# Function

In mathematics, a function is defined as a relationship between defined values and one or more variables. For example, a simple math function may be:

y = 2x

In this example, the relationship of y to x is that y is twice as much as the value assigned to x. While math functions can be far more complex than this, most are simple relative to functions used in computer programming. This may be why math functions are often referred to as "expressions," while computer functions are often called "procedures" or "subroutines."

Computer functions are similar to math functions in that they may reference parameters, which are passed, or input into the function. If the example above were written as a computer function, "x" would be the input parameter and "y" would be the resulting output value. It might look something like this:

function double(x)
{
\$y = 2 * x;
return \$y;
}

The above example is a very basic function. Most functions used in computer programs include several lines of instructions and may even reference other functions. A function may also reference itself, in which case it is called a recursive function. Some functions may require no parameters, while others may require several. While it is common for functions to return variables, many functions do not return any values, but instead output data as they run.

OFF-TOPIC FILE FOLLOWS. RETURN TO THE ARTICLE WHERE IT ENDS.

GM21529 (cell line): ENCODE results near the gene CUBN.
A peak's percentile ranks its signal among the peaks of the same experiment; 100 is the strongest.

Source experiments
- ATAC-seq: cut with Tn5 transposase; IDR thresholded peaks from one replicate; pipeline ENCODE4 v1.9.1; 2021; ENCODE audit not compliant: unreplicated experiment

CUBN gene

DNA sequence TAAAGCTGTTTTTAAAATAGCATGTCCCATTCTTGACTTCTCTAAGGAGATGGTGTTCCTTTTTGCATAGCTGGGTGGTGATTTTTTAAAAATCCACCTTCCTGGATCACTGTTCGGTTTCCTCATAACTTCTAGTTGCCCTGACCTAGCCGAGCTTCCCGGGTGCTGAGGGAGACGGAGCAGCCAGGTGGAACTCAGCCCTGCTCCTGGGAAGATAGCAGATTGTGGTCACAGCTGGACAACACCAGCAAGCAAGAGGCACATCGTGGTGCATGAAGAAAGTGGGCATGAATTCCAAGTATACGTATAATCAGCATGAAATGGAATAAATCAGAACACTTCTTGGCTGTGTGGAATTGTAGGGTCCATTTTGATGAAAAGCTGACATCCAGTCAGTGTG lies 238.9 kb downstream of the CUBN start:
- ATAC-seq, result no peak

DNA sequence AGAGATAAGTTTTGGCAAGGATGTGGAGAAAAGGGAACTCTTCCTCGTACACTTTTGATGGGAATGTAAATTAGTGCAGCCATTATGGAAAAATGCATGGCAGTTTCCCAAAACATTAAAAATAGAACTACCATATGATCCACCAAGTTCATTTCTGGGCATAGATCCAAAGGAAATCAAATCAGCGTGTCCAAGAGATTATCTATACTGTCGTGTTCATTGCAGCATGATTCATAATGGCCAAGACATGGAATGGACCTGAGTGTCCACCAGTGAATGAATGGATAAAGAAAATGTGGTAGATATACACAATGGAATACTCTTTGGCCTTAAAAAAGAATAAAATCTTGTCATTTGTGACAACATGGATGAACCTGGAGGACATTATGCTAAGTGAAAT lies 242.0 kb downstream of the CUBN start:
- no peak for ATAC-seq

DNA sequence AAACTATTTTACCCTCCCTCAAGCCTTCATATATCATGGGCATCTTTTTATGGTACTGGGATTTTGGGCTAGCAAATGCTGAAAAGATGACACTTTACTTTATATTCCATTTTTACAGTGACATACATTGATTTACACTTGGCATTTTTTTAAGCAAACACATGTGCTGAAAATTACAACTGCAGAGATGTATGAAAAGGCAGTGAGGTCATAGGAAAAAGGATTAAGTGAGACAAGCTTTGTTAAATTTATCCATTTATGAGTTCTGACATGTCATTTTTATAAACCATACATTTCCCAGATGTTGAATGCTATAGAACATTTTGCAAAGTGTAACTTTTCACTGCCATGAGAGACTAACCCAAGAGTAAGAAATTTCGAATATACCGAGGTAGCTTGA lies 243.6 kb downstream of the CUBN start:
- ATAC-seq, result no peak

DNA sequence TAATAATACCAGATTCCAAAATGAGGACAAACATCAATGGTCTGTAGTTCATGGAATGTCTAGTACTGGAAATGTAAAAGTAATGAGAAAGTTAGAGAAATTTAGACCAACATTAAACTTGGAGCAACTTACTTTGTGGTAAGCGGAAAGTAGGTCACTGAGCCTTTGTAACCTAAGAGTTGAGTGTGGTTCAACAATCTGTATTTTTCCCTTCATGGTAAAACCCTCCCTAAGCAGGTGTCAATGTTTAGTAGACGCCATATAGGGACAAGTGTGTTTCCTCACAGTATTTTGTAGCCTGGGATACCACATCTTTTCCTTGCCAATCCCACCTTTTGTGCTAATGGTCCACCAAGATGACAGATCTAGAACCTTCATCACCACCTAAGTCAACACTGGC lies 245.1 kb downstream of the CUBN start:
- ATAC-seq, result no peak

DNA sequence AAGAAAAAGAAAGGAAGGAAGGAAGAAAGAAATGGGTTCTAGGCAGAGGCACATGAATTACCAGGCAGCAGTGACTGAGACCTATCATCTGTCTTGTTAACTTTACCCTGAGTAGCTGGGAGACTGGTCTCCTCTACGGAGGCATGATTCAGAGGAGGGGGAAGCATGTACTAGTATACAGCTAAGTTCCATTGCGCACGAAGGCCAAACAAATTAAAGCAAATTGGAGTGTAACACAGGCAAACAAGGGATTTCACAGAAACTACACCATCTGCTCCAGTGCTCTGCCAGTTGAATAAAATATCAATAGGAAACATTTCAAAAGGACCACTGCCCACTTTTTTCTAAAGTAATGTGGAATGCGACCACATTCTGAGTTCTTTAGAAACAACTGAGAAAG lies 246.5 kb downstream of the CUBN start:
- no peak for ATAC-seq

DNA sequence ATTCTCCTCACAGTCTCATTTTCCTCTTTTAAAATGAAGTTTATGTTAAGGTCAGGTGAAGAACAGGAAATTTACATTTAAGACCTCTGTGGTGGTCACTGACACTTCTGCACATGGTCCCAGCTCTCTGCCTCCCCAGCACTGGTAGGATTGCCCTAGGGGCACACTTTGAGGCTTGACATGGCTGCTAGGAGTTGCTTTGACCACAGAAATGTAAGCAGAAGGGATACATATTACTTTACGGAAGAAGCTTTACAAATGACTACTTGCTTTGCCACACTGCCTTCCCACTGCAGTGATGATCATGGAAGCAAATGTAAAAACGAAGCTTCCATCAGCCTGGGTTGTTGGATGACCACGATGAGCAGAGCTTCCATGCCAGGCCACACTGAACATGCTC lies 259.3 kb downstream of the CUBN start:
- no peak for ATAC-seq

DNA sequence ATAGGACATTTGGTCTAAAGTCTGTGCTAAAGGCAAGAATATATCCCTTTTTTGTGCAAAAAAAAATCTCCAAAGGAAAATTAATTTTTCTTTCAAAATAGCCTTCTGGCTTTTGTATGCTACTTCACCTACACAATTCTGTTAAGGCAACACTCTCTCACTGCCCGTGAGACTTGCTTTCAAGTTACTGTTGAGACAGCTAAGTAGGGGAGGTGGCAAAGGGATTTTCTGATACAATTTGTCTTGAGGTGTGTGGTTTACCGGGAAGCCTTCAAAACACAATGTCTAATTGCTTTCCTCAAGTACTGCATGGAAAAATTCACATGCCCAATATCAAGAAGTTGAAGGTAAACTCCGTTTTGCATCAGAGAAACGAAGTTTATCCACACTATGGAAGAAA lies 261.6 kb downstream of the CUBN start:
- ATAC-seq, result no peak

Functions are sometimes considered the building blocks of computer programs, since they can control both small and large amounts of data. While functions can be called multiple times within a program, they only need to be declared once. Therefore, programmers often create "libraries" of functions that can referenced by one or more programs. Still, the source code of large computer programs may contain hundreds or even thousands of functions.

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